As the largest USDA-certified organic farm in Georgia, can you give some examples of the steps you have to take to earn this accreditation?
For me, the process was pretty easy as the heavy lifting was done before I arrived, but I know from Will that it was a pretty tedious transition. The biggest deal for him – having come from industrial agriculture including a stint of chemical and fertiliser sales – was giving up the chemical fertiliser and weed control.
The first two years after he quit using nitrogen he struggled to keep his pastures in shape. Things that he had killed off over the years with herbicides began to grow, and as a pasture manager he was quite distraught. But after the second year he began to see an amazing transition in his dirt. The natural floras and faunas began to take over and he began to build organic matter back in the soils.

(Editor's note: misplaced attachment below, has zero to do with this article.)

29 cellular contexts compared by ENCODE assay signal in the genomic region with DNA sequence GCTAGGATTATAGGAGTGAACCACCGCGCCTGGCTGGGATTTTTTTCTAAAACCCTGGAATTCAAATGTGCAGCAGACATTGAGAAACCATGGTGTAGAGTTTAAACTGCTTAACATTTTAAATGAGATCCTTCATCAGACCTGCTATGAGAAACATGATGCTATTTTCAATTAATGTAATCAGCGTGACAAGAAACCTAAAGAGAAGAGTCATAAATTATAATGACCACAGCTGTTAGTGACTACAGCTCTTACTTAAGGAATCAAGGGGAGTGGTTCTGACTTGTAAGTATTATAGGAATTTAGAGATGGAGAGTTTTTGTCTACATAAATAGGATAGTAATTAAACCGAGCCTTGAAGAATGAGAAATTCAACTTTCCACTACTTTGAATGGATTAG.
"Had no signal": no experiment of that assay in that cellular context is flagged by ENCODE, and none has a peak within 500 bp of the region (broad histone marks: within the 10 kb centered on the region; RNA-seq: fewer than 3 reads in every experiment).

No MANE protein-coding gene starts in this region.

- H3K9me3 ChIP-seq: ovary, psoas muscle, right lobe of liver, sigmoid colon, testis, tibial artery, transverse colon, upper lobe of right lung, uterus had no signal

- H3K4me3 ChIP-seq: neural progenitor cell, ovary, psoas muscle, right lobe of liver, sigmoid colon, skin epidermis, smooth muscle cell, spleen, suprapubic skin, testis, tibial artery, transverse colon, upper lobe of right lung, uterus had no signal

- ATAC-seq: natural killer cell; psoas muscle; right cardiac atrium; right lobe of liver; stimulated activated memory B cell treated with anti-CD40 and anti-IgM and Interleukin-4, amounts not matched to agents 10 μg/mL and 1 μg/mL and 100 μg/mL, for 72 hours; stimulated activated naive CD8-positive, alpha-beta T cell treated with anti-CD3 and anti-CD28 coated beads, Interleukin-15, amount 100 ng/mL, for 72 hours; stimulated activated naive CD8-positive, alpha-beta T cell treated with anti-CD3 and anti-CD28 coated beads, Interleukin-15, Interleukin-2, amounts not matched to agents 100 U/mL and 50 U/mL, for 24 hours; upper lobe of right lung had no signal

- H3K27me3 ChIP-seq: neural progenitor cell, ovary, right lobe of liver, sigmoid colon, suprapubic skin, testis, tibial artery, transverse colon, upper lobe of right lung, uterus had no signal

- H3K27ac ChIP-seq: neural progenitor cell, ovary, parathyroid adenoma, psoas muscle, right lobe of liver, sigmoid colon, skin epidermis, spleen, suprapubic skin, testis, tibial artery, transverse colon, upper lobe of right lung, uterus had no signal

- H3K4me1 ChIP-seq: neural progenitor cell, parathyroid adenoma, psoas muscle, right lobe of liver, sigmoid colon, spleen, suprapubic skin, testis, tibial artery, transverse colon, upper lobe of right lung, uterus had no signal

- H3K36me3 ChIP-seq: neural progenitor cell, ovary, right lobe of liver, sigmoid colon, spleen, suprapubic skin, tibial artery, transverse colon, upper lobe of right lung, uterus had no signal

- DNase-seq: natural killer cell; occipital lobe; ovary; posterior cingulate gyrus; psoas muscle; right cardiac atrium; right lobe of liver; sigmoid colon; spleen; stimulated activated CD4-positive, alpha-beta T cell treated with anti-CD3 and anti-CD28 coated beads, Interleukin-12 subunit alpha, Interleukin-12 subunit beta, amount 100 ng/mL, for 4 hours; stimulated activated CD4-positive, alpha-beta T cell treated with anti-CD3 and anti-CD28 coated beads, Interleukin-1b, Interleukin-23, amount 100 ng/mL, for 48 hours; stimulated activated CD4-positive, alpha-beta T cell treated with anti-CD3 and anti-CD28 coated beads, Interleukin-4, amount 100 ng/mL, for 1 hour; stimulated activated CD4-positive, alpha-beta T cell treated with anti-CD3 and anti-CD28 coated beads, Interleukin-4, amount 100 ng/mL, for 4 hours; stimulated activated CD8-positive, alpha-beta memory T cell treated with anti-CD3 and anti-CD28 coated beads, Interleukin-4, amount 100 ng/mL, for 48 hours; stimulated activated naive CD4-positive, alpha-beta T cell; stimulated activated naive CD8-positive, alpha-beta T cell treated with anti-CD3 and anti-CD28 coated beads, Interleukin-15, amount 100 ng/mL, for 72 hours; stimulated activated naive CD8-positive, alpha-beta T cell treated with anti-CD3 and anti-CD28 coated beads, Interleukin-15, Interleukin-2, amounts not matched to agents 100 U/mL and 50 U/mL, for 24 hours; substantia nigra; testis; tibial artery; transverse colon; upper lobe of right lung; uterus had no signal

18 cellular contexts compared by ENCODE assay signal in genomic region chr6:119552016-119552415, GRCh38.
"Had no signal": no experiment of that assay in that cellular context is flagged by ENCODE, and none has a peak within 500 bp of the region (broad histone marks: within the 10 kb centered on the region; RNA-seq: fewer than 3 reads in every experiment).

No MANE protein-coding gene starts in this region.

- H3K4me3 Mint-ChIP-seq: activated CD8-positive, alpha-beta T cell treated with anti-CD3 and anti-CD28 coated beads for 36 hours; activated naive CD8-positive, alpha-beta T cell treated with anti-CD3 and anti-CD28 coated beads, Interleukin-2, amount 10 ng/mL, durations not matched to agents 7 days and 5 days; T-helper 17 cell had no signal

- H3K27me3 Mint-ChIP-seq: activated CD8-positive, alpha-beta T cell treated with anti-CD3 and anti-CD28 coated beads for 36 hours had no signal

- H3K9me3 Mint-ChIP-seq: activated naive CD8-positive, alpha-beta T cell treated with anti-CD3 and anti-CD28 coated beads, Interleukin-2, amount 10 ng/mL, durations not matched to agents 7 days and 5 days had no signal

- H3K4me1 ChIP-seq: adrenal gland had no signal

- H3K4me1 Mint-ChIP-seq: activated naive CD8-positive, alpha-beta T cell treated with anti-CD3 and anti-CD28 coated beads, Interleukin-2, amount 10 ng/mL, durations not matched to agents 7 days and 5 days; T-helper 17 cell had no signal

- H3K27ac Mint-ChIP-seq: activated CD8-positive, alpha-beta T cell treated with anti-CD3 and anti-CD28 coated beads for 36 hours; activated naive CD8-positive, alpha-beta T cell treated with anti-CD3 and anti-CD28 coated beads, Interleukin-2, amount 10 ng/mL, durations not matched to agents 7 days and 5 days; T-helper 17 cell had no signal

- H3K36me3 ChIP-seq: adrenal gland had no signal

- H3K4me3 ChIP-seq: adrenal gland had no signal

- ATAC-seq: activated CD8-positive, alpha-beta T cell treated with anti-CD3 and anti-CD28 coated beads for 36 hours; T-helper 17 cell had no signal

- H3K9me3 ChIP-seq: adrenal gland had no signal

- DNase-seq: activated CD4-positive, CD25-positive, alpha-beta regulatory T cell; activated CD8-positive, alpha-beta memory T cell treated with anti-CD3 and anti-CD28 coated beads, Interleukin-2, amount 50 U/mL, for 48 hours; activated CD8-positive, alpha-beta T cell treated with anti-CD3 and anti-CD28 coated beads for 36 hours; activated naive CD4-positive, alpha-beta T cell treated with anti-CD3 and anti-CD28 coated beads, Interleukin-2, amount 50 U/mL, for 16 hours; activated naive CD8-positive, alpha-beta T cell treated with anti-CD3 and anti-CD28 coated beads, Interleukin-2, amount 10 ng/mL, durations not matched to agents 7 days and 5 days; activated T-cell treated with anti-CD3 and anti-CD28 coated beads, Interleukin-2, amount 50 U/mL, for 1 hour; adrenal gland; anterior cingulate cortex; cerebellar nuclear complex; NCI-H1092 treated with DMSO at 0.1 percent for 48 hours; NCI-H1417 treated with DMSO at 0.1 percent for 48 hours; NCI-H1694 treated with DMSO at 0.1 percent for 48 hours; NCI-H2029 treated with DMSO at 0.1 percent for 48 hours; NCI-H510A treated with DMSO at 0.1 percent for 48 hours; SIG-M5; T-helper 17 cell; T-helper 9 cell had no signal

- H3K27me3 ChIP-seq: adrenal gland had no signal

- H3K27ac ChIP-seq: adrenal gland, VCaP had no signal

He went from 0.5% organic matter to over 5% in some of his pastures. The ground began to settle back into a more predictable growth pattern and the cattle began to enjoy some of the things growing in the pastures that he had previously killed with herbicides.
I came in right at the end of this transition and over the past nine years we continue to see improvements in our pastures and in our herds. We have added some land and I have witnessed this evolution in person – it is quite an amazing sight. We continue to acquire land through purchase and leases, which limits us on labelling our products as organic, but we are regenerating land that has been neglected.